Funny, you should mention it. DS is left-handed and I would say he does think in pictures. In fact, when copying off the board he sees it as drawing. i.e. a 2 letter sound such as ai is shown on the board as joined up, he writes it like this and then doesn't know the ai sound consists of a and i.
I read about APD a while ago, and he definitely has attention/listening issues. The psych has mentioned ADHD but they won't diagnose it till 7 here apparently. He's quite fidgety, and his attention span stops him from being able to play, watch new things on TV etc.

Can I be nosey and ask which organisation diagnosed APD for you/your kids? Many thanks


dolfrog Sat 02-Jul-11 01:06:21


A strange line of events
Our eldest son was given a summary diagnosis in 1998 by our local peadiatrician, which started the whole ball rolling as up until then we had never heard of CAPD as it was known then.
I was diagnosed at the first UK APD clinic based at Sheffield University (2003), as part of an NHS funded research program. With and because i was the first adult assessed at Sheffield the results of my tests were sent to an Audiologist in the USA, so i have two diagnosis of APD lol
Next our eldest was officially diagnosed at Sheffield, and our younger two were confirmed as probably having APD as we were running out of time, a family day trip from London to Sheffield (2004).
Subsquently our two younger sons (DS 2 (2006) and Ds3 (2010)) have been since diagnosed at Great Ormond Street Hospital (GOSH), For his college DS2 has also had an adult assessment and diagnosis at the National Hospital for Neurology and Neurosurgery (NHNN) (2009-10), Queen Square, London next door to GOSH and my partner at NHNN (2008- 9).

But hopefully there will be more APD clinics around the UK in the very near future using the new Medical Research Council 's Battery of APD diagnostic tests, and a greater professional awareness of what APD is, and the nature of the accommodations required.

Jerbil Sat 02-Jul-11 20:57:43

Hi dolfrog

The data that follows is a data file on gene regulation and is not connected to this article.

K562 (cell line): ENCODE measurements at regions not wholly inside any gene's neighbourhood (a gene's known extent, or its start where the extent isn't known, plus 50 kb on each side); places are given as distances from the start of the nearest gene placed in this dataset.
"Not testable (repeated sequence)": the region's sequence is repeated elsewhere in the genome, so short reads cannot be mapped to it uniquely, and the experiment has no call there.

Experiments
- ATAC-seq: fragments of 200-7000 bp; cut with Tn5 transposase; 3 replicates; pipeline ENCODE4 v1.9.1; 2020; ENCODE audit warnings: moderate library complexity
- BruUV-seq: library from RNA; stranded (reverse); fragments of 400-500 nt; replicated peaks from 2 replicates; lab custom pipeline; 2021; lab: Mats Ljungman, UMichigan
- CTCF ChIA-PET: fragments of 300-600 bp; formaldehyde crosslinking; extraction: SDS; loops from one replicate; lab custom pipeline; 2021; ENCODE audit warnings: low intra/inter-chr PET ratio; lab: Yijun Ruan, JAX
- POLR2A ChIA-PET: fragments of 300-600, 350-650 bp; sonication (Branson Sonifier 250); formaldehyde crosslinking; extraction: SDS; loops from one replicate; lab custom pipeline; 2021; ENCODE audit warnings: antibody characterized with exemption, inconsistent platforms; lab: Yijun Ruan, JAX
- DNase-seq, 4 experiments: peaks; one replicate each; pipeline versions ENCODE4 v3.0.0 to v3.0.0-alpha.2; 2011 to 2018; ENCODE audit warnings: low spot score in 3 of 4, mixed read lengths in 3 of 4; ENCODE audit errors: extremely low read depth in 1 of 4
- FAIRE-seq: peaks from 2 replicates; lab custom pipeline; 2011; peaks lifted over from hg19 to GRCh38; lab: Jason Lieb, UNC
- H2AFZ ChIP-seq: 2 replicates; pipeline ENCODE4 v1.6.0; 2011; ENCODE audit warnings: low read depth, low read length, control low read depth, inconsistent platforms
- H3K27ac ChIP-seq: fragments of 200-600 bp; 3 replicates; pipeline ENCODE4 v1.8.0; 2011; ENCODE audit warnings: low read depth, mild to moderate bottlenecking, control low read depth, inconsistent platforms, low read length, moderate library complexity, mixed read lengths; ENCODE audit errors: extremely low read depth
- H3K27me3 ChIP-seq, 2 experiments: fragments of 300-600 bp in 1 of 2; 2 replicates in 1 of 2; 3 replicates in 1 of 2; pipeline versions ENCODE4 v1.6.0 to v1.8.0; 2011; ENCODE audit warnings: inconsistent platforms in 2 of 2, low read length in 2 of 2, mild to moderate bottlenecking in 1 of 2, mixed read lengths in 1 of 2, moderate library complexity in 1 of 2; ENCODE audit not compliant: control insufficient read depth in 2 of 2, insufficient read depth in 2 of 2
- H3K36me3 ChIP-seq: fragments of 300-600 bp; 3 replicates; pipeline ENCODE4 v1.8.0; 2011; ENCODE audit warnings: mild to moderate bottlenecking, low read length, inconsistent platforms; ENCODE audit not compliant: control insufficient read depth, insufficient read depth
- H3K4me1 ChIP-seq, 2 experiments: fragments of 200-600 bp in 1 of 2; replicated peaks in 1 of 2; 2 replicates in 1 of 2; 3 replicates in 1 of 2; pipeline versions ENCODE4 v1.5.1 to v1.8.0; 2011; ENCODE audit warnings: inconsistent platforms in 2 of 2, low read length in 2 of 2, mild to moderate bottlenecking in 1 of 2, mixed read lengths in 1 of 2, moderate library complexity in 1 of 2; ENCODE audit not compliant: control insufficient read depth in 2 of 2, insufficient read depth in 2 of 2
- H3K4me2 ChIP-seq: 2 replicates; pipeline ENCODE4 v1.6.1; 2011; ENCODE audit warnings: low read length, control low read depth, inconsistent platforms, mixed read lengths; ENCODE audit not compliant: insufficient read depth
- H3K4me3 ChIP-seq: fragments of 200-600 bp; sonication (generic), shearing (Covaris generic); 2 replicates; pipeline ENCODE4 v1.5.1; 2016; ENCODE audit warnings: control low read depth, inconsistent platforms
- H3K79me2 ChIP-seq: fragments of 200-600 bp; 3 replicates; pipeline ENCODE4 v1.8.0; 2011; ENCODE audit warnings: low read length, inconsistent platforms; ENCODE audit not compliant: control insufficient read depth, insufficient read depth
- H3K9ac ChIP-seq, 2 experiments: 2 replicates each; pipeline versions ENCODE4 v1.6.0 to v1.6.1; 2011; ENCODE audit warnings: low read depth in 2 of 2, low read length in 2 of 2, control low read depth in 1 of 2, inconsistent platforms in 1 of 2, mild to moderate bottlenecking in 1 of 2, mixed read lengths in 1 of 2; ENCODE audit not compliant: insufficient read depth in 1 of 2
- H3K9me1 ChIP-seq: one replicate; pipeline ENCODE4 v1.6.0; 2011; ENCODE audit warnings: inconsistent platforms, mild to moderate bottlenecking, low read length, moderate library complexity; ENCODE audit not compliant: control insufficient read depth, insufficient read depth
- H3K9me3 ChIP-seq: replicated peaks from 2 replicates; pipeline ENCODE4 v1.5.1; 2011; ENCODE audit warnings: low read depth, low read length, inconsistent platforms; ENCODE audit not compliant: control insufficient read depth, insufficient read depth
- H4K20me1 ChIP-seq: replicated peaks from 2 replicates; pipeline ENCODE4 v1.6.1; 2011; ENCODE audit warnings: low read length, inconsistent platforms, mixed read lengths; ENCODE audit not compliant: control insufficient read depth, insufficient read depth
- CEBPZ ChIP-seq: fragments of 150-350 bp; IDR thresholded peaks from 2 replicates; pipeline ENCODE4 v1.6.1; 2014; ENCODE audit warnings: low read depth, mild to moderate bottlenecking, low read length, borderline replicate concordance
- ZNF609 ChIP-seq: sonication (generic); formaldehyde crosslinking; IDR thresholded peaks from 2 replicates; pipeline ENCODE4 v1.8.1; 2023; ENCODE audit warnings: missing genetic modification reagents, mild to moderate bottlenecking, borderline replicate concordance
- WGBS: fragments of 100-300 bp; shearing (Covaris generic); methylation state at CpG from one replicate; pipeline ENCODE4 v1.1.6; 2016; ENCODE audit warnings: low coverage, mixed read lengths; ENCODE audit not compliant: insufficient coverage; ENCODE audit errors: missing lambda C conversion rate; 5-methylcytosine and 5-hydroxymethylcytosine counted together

thanks for the info. gives me further research paths smile

working9while5 Sun 03-Jul-11 22:04:04

Has he had a speech and language assessment? If not - or even if so - please consider this also.

Jerbil Mon 04-Jul-11 22:35:00

Yes, he had a SALT assessment from a self-referral I did. He then received 10 sessions to correct his pronunciation of k's and t's. He is due to have a further assessment of his language (understanding) later this week, but the teacher has just found another issue where he is having a problem pronouncing a sound (can pronounce it at all other times except when we're trying to get him to pronounce the sound by itself).


dolfrog Tue 05-Jul-11 01:48:22


only to add to what working9while5 has said, it is recommended in the UK can law in some USA states, that APD should be a multi - discipline Assessment. The Assessment teams should consist of an audiologist to diagnose that APD, a Speech and Langauge Pathologist to assess the speech and language implications of the APD issues identified in the APD diagnosis, and a psychologist to assess the issues with regard to living with APD issues identified in the diagnosis.
Our Youngest had one of these multi-discipline assessments last year at GOSH before he started secondary school, which has made a great difference in the the understanding at his new school of his APD issues, and he has made some for us appear as remarkable improvements in his academic achievements. This combined report has also helped the local SALT who has been in contact with GOSH to help with a greater understanding of some of the APD related issues.